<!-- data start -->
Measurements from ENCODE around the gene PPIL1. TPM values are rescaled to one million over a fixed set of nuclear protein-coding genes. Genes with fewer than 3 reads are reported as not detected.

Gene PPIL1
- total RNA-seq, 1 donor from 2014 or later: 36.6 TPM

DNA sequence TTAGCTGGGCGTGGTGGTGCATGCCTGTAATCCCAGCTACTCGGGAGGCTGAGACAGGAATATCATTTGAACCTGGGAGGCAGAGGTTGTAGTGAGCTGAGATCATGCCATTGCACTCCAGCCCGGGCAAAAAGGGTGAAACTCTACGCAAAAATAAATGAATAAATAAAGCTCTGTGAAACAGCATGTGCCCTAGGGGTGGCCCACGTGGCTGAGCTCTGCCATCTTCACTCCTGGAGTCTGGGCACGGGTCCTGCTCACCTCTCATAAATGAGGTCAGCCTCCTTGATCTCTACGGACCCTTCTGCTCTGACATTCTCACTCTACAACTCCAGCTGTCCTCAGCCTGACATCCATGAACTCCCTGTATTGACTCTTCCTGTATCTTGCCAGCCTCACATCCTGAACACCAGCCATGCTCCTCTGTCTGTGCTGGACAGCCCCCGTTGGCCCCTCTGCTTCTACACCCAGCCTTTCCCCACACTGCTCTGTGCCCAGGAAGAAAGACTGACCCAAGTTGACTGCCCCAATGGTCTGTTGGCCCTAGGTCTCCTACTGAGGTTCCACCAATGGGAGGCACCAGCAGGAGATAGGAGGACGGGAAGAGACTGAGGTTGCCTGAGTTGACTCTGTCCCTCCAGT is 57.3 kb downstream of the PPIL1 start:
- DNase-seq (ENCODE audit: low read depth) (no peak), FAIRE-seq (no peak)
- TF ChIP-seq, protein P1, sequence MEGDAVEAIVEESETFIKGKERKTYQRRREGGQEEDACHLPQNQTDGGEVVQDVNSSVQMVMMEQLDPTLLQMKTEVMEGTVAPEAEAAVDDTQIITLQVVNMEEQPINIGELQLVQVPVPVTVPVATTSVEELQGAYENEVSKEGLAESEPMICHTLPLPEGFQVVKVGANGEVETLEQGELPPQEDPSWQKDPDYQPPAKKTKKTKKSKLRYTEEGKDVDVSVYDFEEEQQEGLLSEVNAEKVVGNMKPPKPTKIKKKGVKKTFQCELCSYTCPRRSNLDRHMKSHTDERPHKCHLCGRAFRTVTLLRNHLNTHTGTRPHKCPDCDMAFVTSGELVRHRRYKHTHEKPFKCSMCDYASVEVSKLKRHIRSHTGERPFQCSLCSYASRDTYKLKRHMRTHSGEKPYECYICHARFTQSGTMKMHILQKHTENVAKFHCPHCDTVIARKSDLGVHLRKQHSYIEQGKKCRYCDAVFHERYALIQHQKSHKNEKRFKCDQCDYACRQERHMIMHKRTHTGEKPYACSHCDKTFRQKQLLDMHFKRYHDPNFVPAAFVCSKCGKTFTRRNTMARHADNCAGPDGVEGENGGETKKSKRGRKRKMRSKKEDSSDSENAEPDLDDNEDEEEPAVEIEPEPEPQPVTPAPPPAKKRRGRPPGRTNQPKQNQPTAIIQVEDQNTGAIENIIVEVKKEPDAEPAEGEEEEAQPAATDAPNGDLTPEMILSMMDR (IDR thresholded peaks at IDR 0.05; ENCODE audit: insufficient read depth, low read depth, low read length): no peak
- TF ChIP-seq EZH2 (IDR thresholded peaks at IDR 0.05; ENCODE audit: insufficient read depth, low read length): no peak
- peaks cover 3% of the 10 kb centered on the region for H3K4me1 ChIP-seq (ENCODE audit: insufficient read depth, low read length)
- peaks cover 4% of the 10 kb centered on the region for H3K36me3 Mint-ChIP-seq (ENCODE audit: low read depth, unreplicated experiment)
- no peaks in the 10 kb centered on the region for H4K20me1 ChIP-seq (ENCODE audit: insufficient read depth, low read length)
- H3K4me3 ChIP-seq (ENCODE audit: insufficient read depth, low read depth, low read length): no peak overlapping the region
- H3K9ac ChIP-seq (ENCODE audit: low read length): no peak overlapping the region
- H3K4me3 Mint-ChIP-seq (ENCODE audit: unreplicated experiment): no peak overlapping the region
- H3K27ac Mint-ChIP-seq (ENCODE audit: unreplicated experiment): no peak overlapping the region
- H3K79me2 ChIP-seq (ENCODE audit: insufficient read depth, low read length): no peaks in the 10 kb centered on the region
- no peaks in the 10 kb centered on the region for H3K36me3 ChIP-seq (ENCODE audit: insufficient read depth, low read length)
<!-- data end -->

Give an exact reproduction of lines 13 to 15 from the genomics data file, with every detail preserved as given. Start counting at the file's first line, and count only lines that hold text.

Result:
- H3K4me3 Mint-ChIP-seq (ENCODE audit: unreplicated experiment): no peak overlapping the region
- H3K27ac Mint-ChIP-seq (ENCODE audit: unreplicated experiment): no peak overlapping the region
- H3K79me2 ChIP-seq (ENCODE audit: insufficient read depth, low read length): no peaks in the 10 kb centered on the region